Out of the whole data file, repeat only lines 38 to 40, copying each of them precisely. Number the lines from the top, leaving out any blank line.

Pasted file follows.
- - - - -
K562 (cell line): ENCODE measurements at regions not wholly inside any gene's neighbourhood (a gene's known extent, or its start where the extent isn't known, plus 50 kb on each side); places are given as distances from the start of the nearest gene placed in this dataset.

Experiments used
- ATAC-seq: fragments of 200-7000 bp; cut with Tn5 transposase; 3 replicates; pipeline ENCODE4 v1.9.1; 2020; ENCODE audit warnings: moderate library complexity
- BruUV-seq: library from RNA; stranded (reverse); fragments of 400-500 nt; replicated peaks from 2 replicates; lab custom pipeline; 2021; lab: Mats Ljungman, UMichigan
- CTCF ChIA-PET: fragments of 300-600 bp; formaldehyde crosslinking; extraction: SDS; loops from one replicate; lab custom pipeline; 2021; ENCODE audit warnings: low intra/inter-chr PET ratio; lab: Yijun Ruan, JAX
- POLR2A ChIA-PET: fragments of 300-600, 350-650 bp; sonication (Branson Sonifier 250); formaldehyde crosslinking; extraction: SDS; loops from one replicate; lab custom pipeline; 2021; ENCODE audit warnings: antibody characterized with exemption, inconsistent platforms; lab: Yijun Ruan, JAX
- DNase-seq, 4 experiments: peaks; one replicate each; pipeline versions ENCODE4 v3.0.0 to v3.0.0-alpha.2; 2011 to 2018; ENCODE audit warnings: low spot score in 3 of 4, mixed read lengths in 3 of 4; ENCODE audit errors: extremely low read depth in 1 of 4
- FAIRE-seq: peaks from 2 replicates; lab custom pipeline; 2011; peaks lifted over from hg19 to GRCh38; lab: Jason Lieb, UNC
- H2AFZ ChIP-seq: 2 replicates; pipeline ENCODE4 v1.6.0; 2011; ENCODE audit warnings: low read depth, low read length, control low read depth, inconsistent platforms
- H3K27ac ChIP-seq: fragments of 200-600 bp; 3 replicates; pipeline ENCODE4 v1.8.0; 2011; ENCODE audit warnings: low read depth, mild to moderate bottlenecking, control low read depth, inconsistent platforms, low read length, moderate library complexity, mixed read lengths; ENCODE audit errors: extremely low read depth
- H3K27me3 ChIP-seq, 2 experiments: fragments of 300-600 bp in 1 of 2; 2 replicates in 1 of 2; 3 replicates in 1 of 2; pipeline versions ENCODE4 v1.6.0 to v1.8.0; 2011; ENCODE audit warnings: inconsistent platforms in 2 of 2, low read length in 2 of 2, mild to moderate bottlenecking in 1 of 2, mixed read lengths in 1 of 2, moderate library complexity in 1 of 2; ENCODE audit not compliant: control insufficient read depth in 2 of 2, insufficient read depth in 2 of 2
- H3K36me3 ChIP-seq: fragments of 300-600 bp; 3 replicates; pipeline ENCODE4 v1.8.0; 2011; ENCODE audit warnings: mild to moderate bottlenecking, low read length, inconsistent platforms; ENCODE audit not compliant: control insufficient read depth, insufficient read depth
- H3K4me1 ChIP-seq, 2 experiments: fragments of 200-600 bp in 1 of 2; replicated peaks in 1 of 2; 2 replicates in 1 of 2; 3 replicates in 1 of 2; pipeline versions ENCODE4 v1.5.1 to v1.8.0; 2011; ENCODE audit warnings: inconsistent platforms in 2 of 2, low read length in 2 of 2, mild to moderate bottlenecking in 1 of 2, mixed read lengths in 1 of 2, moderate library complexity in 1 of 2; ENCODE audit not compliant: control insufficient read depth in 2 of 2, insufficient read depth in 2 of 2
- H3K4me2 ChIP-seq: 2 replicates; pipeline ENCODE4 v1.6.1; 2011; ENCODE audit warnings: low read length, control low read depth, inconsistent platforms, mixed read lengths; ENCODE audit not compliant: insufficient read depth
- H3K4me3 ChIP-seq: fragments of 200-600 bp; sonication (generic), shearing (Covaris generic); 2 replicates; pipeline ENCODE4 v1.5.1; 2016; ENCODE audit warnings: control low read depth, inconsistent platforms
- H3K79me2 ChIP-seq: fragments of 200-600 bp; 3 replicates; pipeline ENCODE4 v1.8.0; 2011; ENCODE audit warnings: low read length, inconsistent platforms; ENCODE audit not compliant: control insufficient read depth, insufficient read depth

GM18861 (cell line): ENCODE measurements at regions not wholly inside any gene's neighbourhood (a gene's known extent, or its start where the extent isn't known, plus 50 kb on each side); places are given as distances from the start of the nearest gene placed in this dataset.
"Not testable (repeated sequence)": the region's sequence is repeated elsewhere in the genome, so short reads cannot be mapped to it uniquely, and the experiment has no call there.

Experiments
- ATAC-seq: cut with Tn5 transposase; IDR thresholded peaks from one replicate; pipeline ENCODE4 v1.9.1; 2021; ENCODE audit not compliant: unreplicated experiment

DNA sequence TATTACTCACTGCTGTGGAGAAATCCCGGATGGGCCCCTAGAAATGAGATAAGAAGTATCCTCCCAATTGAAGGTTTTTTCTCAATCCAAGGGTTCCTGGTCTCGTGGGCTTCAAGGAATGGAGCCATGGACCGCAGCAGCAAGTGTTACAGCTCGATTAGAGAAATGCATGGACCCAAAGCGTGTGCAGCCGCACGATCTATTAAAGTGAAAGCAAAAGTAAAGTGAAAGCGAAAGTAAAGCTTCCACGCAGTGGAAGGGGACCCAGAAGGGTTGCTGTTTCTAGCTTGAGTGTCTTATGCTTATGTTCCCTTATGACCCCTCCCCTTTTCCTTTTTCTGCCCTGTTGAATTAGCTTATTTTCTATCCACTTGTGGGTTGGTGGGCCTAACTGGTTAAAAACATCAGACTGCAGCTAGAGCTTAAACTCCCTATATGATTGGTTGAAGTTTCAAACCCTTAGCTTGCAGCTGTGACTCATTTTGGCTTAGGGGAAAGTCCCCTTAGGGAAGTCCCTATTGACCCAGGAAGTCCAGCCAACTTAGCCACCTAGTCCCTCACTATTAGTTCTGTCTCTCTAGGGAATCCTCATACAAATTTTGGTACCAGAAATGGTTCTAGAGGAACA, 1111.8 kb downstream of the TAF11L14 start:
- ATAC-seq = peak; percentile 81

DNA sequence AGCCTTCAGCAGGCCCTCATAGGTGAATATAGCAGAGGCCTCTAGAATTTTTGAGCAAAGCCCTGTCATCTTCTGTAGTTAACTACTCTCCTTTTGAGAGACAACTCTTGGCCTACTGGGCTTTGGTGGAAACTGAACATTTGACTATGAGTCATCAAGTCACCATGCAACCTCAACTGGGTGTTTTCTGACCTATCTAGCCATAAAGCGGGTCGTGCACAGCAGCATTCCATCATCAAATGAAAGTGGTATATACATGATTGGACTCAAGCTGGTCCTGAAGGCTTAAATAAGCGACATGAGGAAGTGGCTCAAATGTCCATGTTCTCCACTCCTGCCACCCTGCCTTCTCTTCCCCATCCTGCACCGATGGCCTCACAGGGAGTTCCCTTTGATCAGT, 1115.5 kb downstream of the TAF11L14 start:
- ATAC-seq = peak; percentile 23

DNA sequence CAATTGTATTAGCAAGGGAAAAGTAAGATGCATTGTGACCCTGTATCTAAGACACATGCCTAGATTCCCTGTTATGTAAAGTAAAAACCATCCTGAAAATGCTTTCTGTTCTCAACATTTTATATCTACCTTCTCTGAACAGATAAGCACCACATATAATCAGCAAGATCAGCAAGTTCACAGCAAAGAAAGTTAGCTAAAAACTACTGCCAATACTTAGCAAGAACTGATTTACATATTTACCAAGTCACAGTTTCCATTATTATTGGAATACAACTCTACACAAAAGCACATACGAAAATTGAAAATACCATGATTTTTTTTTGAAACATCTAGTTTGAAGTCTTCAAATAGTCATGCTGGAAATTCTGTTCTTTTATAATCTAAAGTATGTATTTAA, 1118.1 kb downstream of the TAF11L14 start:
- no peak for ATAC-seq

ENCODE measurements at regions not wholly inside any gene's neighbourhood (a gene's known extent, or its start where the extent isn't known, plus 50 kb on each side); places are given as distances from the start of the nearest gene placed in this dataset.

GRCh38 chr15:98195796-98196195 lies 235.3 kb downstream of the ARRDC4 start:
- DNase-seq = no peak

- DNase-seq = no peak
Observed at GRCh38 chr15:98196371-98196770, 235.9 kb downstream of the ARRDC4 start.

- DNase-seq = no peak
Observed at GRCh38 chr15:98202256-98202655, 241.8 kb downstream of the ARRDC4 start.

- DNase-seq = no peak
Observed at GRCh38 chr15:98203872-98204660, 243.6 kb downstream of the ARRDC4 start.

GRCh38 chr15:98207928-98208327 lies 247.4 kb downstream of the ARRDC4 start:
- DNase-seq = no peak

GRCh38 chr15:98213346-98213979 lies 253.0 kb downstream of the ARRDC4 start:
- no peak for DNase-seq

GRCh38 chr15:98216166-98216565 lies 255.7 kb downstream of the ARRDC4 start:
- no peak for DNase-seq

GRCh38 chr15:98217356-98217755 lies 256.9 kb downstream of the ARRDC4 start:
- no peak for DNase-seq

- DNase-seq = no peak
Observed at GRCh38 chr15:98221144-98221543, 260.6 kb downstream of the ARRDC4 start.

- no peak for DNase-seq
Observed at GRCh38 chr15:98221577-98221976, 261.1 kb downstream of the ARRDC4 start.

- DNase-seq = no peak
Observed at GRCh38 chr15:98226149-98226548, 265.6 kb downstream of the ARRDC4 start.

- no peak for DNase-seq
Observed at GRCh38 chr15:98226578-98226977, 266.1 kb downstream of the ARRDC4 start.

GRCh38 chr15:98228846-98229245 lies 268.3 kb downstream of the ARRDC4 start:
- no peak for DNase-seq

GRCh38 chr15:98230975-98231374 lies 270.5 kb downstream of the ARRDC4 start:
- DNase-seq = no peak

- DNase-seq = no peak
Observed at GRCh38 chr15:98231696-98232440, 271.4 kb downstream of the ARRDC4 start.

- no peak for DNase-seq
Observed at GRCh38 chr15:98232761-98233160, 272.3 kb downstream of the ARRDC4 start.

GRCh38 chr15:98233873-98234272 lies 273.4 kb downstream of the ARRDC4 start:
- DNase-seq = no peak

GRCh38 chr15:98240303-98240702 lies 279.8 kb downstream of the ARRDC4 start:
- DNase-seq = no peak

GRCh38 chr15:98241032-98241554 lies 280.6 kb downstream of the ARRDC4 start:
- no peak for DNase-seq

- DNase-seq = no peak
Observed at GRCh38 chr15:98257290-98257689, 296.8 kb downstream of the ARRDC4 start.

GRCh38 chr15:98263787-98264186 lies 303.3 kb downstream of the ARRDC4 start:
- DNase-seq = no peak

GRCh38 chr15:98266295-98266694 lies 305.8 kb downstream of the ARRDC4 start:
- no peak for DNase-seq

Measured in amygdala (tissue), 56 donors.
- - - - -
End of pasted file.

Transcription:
GRCh38 chr15:98213346-98213979 lies 253.0 kb downstream of the ARRDC4 start:
- no peak for DNase-seq

GRCh38 chr15:98216166-98216565 lies 255.7 kb downstream of the ARRDC4 start: